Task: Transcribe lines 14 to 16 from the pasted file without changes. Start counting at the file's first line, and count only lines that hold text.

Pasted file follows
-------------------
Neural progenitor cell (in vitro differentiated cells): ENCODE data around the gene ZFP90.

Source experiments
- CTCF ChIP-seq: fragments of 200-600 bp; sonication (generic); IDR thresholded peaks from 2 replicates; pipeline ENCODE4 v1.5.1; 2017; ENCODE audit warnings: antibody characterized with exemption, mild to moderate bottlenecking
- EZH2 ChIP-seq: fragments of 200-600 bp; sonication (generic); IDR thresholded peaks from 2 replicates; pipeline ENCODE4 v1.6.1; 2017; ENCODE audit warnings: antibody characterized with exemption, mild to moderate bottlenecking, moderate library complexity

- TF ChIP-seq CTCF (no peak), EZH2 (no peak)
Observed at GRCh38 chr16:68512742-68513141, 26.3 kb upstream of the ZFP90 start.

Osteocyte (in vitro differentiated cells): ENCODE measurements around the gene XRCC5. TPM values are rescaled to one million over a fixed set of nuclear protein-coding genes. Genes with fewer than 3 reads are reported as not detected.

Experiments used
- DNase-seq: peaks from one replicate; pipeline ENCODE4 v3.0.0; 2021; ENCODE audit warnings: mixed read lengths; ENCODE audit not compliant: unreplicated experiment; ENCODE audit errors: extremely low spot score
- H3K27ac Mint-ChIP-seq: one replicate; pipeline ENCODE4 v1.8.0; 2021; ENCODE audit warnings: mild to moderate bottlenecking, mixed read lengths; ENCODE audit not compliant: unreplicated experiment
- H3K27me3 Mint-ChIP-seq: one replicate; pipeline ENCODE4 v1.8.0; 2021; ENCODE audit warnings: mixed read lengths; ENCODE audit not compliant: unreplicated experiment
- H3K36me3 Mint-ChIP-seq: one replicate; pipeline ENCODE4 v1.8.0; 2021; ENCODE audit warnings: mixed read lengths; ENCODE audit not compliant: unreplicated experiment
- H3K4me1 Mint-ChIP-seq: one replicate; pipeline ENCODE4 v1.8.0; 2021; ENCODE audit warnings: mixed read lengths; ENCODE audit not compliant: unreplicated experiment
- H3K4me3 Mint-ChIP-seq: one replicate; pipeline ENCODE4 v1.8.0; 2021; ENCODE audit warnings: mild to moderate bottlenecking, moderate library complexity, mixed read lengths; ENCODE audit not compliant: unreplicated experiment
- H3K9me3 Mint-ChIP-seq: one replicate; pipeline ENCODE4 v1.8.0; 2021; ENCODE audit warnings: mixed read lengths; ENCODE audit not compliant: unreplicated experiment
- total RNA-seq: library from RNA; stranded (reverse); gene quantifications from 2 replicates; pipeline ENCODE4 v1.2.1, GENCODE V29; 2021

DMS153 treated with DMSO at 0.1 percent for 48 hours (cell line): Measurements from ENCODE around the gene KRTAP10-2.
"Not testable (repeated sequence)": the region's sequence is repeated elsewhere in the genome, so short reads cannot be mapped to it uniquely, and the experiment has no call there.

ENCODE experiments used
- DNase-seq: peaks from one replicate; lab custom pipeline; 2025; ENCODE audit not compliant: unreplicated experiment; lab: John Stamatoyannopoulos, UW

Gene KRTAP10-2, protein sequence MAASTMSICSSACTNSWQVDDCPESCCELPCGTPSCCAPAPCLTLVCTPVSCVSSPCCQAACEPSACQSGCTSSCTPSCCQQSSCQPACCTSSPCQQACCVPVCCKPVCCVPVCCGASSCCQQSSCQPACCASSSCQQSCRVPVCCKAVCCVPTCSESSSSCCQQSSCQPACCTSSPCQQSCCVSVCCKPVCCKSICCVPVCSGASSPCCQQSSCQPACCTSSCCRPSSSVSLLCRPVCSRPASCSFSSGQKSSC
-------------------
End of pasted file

- H3K4me3 Mint-ChIP-seq: one replicate; pipeline ENCODE4 v1.8.0; 2021; ENCODE audit warnings: mild to moderate bottlenecking, moderate library complexity, mixed read lengths; ENCODE audit not compliant: unreplicated experiment
- H3K9me3 Mint-ChIP-seq: one replicate; pipeline ENCODE4 v1.8.0; 2021; ENCODE audit warnings: mixed read lengths; ENCODE audit not compliant: unreplicated experiment
- total RNA-seq: library from RNA; stranded (reverse); gene quantifications from 2 replicates; pipeline ENCODE4 v1.2.1, GENCODE V29; 2021